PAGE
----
The morning started out fantastic. “What do you expect to see when we get in the canyon?” “Squirrels.” “Snakes.” “Majestic birds.” We split into 4 groups of 7 students and a leader and headed down. Half by way of Genessee, half descending behind the school. Four educators, 2 volunteers, 2 teachers, 52 students, one canyon.
The first group I led down the steep slope into the canyon questioned the quick change in temperature and smell. One student connected the smell to a weekly vocabulary word, musty. Another hypothesizes that there is more shade in the canyon, resulting in colder temperatures. That and the sinking of cold air creates a drainage flow. Once in the canyon and layered up, we followed the creek and made discoveries. One student found tracks and after close examination, decided they belonged to raccoons. Others enjoyed identifying plants through comparison of their naturalist guide. Some looked in every oak tree for galls, like they were hidden treasure. They all liked touching sagebrush and fennel, even if they didn’t enjoy the smelly aftermath.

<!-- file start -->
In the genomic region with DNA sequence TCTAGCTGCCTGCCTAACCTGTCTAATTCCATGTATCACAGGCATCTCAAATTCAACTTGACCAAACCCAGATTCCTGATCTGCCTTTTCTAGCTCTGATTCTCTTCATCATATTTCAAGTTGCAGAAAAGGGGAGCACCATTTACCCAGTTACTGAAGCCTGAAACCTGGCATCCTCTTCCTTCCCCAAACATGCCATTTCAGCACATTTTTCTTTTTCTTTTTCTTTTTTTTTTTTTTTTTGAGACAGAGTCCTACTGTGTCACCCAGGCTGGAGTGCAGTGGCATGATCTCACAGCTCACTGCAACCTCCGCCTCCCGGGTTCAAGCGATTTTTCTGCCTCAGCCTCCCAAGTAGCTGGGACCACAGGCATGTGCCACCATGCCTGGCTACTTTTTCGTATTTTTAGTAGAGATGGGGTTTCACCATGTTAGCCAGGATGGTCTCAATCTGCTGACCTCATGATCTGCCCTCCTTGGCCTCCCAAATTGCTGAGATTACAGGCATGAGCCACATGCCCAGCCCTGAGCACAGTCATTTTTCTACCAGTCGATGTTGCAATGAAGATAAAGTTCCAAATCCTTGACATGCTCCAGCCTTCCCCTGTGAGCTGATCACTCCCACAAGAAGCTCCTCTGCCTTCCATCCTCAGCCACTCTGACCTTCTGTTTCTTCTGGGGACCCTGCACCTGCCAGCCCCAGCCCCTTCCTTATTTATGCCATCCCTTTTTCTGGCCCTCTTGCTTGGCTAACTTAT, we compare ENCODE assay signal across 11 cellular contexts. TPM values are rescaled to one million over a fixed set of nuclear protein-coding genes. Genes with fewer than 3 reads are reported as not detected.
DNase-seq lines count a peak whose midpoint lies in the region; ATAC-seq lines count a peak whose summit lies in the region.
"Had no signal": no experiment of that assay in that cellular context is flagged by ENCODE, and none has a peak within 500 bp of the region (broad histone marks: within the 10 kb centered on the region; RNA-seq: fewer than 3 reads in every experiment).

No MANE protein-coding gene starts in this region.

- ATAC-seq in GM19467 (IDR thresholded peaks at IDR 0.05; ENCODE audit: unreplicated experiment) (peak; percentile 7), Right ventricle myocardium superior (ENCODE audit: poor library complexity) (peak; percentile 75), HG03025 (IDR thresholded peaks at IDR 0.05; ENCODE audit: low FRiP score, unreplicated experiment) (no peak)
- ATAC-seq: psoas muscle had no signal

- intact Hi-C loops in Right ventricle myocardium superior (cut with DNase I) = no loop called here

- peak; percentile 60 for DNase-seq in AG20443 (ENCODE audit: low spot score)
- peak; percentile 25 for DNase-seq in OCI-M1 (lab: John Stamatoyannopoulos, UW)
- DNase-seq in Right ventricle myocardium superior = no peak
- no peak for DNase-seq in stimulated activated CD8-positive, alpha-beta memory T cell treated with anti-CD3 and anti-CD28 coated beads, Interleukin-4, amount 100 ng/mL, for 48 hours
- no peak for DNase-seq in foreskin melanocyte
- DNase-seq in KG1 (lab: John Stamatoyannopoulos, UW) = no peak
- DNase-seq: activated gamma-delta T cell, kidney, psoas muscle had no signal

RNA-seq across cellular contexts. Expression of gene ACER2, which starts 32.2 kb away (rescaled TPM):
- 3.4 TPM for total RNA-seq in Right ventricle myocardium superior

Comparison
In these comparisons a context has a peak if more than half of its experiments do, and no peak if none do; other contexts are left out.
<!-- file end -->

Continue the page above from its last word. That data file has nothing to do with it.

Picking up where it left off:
While some students liked plants the most and others enjoyed looking for animals, they all seemed to appreciate the opportunity to learn outdoors. Most of the students we brought to the Tecolote Canyon had never been there before, even though it is mere feet from their school. This is a fantastic program that opens kids eyes to the nature around them. I am so glad I was able to be a part of it.